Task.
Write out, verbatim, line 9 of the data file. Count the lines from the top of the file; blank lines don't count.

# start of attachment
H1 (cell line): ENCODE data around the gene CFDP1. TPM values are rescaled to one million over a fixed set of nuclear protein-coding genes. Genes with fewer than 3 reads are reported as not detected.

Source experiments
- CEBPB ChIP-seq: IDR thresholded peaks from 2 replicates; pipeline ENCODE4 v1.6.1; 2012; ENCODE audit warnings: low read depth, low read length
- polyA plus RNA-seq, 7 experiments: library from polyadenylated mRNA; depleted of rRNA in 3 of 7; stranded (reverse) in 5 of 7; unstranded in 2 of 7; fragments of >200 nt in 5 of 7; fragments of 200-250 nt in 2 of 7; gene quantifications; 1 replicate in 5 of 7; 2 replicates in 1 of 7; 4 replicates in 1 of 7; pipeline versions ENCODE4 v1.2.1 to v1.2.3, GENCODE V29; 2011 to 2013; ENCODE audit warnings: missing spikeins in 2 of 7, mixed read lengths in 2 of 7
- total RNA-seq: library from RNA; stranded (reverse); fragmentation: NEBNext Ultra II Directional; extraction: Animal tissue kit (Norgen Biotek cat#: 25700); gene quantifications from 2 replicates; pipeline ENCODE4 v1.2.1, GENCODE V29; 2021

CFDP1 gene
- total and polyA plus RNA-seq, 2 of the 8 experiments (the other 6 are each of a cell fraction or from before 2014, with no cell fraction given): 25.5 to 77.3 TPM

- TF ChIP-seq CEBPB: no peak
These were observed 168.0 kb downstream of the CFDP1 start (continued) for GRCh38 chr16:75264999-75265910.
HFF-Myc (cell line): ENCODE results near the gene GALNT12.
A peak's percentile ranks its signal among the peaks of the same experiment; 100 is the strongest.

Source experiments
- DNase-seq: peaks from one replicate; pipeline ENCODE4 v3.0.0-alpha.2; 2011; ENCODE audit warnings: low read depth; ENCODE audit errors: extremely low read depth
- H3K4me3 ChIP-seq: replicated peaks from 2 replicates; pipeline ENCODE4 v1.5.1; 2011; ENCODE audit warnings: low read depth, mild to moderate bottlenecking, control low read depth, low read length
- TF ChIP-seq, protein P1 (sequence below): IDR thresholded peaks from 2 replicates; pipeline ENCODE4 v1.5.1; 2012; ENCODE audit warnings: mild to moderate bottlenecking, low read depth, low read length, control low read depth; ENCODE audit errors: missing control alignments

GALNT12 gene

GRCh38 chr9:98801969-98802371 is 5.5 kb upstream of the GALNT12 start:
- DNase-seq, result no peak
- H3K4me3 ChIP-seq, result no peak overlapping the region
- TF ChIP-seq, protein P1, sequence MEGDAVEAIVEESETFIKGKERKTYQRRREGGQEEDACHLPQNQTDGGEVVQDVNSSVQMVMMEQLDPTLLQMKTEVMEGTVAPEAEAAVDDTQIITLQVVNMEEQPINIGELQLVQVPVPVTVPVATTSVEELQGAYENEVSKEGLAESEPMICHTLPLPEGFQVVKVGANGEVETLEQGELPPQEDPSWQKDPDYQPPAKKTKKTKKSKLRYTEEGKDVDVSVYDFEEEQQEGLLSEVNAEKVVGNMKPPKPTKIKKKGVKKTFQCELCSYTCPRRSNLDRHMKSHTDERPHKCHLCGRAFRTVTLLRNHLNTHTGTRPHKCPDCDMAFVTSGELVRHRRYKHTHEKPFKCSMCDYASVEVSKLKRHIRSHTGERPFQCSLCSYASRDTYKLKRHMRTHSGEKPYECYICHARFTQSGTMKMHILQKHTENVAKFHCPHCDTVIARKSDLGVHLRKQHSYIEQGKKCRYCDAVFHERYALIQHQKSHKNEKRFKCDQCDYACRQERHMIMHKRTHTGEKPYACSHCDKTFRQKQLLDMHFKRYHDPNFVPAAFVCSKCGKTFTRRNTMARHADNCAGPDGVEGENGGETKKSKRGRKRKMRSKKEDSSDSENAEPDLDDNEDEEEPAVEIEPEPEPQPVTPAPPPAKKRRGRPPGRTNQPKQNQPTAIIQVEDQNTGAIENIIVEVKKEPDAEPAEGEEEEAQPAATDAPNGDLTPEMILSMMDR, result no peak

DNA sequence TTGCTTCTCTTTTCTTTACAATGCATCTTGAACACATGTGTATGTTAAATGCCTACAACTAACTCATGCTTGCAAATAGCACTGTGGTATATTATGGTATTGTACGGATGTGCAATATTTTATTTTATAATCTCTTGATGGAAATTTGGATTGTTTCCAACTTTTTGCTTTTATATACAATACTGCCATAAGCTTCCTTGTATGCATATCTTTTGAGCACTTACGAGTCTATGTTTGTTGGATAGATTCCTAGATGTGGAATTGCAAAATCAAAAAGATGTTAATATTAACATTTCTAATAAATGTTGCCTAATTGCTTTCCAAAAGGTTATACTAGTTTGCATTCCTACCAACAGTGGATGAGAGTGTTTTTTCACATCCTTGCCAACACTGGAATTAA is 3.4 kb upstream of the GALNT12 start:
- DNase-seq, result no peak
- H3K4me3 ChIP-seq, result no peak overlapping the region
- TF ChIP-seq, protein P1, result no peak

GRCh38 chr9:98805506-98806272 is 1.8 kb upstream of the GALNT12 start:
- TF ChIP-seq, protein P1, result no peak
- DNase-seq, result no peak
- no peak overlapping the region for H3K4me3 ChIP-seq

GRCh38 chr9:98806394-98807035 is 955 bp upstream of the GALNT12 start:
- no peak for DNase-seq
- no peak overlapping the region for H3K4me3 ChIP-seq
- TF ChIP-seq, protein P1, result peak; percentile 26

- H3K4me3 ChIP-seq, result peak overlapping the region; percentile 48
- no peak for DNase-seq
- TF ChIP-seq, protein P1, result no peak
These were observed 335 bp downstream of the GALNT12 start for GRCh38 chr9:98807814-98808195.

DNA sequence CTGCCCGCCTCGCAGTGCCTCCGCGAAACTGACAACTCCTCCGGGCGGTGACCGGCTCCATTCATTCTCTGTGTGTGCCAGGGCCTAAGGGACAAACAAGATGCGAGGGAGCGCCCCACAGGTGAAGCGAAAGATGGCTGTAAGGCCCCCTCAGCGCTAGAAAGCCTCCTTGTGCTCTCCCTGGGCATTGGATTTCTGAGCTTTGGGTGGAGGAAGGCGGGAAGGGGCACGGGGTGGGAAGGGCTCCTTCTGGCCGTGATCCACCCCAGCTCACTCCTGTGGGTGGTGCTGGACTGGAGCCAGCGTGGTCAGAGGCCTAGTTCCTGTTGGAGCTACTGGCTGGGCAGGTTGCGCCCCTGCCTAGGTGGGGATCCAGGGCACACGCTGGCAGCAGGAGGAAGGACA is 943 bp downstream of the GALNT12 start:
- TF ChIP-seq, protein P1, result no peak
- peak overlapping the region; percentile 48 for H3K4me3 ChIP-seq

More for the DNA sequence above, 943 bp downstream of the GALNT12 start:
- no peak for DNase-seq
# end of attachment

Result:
These were observed 168.0 kb downstream of the CFDP1 start (continued) for GRCh38 chr16:75264999-75265910.